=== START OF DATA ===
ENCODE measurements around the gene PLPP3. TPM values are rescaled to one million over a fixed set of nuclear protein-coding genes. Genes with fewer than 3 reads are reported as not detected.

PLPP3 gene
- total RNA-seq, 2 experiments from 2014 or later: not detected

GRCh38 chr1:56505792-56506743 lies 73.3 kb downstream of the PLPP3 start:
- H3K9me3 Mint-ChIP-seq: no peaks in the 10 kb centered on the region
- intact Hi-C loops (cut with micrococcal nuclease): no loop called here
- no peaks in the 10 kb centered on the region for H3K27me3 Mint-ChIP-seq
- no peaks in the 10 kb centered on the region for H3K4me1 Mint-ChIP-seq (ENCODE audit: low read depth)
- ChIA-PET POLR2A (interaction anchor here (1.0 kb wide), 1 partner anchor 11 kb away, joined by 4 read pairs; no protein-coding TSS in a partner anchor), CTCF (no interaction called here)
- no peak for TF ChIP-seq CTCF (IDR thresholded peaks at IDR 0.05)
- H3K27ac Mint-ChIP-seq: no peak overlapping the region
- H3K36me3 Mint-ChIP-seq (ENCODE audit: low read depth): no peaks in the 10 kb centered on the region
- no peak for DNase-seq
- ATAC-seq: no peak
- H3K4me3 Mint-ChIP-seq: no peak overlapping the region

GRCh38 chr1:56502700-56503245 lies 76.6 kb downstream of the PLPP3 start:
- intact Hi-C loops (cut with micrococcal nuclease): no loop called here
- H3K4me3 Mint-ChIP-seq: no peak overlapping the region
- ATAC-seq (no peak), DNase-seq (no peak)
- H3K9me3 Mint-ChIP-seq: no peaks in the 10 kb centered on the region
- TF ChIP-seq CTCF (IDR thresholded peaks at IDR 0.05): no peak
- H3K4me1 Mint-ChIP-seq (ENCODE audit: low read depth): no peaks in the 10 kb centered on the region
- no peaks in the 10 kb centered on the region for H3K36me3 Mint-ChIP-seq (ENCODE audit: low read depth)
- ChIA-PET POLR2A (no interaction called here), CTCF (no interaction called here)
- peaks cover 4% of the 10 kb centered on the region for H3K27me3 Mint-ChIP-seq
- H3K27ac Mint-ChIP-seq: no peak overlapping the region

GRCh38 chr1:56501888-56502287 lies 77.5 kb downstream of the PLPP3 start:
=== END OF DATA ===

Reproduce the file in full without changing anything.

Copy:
ENCODE measurements around the gene PLPP3. TPM values are rescaled to one million over a fixed set of nuclear protein-coding genes. Genes with fewer than 3 reads are reported as not detected.

PLPP3 gene
- total RNA-seq, 2 experiments from 2014 or later: not detected

GRCh38 chr1:56505792-56506743 lies 73.3 kb downstream of the PLPP3 start:
- H3K9me3 Mint-ChIP-seq: no peaks in the 10 kb centered on the region
- intact Hi-C loops (cut with micrococcal nuclease): no loop called here
- no peaks in the 10 kb centered on the region for H3K27me3 Mint-ChIP-seq
- no peaks in the 10 kb centered on the region for H3K4me1 Mint-ChIP-seq (ENCODE audit: low read depth)
- ChIA-PET POLR2A (interaction anchor here (1.0 kb wide), 1 partner anchor 11 kb away, joined by 4 read pairs; no protein-coding TSS in a partner anchor), CTCF (no interaction called here)
- no peak for TF ChIP-seq CTCF (IDR thresholded peaks at IDR 0.05)
- H3K27ac Mint-ChIP-seq: no peak overlapping the region
- H3K36me3 Mint-ChIP-seq (ENCODE audit: low read depth): no peaks in the 10 kb centered on the region
- no peak for DNase-seq
- ATAC-seq: no peak
- H3K4me3 Mint-ChIP-seq: no peak overlapping the region

GRCh38 chr1:56502700-56503245 lies 76.6 kb downstream of the PLPP3 start:
- intact Hi-C loops (cut with micrococcal nuclease): no loop called here
- H3K4me3 Mint-ChIP-seq: no peak overlapping the region
- ATAC-seq (no peak), DNase-seq (no peak)
- H3K9me3 Mint-ChIP-seq: no peaks in the 10 kb centered on the region
- TF ChIP-seq CTCF (IDR thresholded peaks at IDR 0.05): no peak
- H3K4me1 Mint-ChIP-seq (ENCODE audit: low read depth): no peaks in the 10 kb centered on the region
- no peaks in the 10 kb centered on the region for H3K36me3 Mint-ChIP-seq (ENCODE audit: low read depth)
- ChIA-PET POLR2A (no interaction called here), CTCF (no interaction called here)
- peaks cover 4% of the 10 kb centered on the region for H3K27me3 Mint-ChIP-seq
- H3K27ac Mint-ChIP-seq: no peak overlapping the region

GRCh38 chr1:56501888-56502287 lies 77.5 kb downstream of the PLPP3 start: